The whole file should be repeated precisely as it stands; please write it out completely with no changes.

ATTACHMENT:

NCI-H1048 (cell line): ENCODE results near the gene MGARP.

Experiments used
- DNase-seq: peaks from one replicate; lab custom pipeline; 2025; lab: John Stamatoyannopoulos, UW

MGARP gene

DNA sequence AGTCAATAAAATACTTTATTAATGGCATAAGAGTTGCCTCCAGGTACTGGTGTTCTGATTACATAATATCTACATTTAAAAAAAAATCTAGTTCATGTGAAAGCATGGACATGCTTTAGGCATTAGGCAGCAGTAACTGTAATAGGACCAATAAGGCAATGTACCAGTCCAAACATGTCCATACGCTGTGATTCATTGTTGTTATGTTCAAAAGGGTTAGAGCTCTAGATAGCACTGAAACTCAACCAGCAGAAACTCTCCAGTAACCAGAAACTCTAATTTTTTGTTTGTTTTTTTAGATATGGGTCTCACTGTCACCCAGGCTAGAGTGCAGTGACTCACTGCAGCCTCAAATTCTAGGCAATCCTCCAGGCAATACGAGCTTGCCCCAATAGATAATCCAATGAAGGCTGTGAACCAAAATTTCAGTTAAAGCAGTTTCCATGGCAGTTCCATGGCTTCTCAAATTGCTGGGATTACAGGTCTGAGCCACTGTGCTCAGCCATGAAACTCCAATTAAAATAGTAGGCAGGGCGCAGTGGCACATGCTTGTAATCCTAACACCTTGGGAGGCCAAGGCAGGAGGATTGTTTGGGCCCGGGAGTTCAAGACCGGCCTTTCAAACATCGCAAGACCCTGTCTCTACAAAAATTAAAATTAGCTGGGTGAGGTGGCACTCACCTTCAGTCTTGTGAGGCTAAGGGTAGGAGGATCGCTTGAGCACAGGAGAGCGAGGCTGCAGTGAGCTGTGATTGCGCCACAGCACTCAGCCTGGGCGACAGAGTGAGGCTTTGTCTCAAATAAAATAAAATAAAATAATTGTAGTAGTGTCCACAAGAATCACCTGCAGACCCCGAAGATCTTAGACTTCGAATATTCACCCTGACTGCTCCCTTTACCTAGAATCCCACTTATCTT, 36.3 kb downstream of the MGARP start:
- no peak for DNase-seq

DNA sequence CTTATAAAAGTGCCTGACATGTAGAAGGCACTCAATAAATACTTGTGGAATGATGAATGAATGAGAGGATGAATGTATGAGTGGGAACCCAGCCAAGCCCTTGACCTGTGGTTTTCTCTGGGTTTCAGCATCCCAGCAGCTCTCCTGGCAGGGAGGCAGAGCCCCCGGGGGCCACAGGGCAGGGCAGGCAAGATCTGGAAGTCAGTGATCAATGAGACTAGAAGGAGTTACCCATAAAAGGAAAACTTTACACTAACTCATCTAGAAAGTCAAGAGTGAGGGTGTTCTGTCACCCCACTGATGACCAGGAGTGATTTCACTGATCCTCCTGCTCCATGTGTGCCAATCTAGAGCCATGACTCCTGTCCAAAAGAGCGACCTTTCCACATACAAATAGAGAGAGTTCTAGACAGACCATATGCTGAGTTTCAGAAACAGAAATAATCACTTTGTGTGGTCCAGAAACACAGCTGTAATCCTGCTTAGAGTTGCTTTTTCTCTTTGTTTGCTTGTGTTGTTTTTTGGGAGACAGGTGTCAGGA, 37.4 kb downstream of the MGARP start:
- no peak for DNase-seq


NCI-H1048 (cell line): ENCODE results near the gene MGARP.

Experiments used
- DNase-seq: peaks from one replicate; lab custom pipeline; 2025; lab: John Stamatoyannopoulos, UW

MGARP gene

DNA sequence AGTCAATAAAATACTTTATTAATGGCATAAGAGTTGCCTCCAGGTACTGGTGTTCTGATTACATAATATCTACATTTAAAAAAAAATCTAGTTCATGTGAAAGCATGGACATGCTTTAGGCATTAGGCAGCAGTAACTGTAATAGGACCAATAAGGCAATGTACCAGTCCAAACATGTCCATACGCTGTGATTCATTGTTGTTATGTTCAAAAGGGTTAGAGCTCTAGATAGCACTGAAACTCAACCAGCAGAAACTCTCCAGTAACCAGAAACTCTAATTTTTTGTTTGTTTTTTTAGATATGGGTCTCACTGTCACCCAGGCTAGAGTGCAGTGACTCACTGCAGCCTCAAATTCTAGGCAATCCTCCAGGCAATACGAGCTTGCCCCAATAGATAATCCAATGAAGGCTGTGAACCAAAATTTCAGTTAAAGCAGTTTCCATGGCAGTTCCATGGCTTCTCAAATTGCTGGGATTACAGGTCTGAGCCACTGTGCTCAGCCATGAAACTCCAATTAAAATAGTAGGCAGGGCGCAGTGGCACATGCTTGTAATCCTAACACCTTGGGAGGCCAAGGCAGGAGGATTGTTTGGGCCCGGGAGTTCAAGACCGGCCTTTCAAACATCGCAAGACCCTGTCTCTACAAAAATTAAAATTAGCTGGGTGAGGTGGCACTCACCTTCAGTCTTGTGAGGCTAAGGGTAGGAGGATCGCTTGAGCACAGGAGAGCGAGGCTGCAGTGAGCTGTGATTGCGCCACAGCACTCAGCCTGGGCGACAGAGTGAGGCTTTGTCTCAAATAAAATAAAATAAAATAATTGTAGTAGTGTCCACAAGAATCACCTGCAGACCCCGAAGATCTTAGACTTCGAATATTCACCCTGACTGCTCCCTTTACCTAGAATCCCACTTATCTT, 36.3 kb downstream of the MGARP start:
- no peak for DNase-seq

DNA sequence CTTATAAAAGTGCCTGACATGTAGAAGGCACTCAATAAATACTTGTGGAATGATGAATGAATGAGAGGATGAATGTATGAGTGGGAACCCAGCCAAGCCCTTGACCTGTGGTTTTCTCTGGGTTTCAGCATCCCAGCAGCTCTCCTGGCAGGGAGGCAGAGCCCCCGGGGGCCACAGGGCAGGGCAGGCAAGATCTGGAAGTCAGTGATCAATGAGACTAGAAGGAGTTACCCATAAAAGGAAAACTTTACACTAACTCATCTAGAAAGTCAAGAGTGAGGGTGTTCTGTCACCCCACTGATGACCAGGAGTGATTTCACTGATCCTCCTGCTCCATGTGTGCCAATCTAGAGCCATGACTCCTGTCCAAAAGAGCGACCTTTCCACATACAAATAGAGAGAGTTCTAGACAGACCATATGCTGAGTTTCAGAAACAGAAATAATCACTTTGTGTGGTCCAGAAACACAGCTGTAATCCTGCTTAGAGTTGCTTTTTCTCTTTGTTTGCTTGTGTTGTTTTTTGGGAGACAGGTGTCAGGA, 37.4 kb downstream of the MGARP start:
- no peak for DNase-seq